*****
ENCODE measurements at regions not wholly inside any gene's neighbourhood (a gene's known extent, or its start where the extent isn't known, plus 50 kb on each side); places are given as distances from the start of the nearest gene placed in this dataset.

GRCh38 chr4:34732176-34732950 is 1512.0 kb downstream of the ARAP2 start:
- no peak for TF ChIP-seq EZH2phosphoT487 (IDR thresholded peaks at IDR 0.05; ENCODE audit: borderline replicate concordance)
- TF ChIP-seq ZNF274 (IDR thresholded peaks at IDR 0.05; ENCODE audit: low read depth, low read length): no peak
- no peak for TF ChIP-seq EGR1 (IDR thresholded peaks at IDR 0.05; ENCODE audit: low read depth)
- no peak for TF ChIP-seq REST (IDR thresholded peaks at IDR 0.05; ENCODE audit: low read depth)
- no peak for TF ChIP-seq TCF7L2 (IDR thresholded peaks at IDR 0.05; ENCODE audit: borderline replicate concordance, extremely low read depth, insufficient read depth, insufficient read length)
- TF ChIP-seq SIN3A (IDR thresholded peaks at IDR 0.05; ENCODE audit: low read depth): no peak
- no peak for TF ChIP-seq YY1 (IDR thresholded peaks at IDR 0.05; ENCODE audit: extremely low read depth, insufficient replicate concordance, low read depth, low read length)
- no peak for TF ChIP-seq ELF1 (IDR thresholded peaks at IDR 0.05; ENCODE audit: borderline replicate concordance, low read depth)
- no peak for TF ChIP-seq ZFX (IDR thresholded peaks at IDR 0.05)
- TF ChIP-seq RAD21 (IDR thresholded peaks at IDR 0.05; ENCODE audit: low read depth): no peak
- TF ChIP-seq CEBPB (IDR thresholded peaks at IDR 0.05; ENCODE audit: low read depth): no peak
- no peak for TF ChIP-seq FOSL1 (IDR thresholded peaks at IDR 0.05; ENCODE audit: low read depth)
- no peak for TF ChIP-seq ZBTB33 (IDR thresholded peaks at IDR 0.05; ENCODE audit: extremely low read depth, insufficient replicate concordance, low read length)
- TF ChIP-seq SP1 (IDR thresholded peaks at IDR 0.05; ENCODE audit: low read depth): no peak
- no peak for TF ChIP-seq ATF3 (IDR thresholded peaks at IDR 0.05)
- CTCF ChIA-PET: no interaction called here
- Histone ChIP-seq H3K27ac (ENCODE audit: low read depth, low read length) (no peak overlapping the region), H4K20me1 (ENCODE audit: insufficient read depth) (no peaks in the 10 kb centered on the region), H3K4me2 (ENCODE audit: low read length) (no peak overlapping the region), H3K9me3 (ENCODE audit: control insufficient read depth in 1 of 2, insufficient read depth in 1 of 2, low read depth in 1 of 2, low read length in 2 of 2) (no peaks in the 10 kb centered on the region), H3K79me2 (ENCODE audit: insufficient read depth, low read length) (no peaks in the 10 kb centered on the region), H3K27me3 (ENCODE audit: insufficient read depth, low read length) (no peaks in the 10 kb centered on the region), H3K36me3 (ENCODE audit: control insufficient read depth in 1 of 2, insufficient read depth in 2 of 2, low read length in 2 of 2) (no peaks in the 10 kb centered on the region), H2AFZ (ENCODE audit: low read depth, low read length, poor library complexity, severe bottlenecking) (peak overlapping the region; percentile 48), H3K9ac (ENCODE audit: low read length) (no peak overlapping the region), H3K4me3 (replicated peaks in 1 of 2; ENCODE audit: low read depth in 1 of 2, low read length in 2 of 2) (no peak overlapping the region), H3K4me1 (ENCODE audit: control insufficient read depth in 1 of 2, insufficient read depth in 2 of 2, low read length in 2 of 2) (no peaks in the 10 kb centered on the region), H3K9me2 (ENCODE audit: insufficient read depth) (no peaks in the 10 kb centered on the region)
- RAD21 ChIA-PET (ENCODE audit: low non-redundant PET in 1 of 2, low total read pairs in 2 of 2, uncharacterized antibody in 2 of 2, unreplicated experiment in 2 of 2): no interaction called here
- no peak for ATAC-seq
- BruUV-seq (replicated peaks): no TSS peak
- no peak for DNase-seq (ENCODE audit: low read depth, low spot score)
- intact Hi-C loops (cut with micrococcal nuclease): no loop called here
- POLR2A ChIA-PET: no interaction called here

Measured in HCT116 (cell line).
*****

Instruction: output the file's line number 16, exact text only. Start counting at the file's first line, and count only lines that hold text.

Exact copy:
- TF ChIP-seq SP1 (IDR thresholded peaks at IDR 0.05; ENCODE audit: low read depth): no peak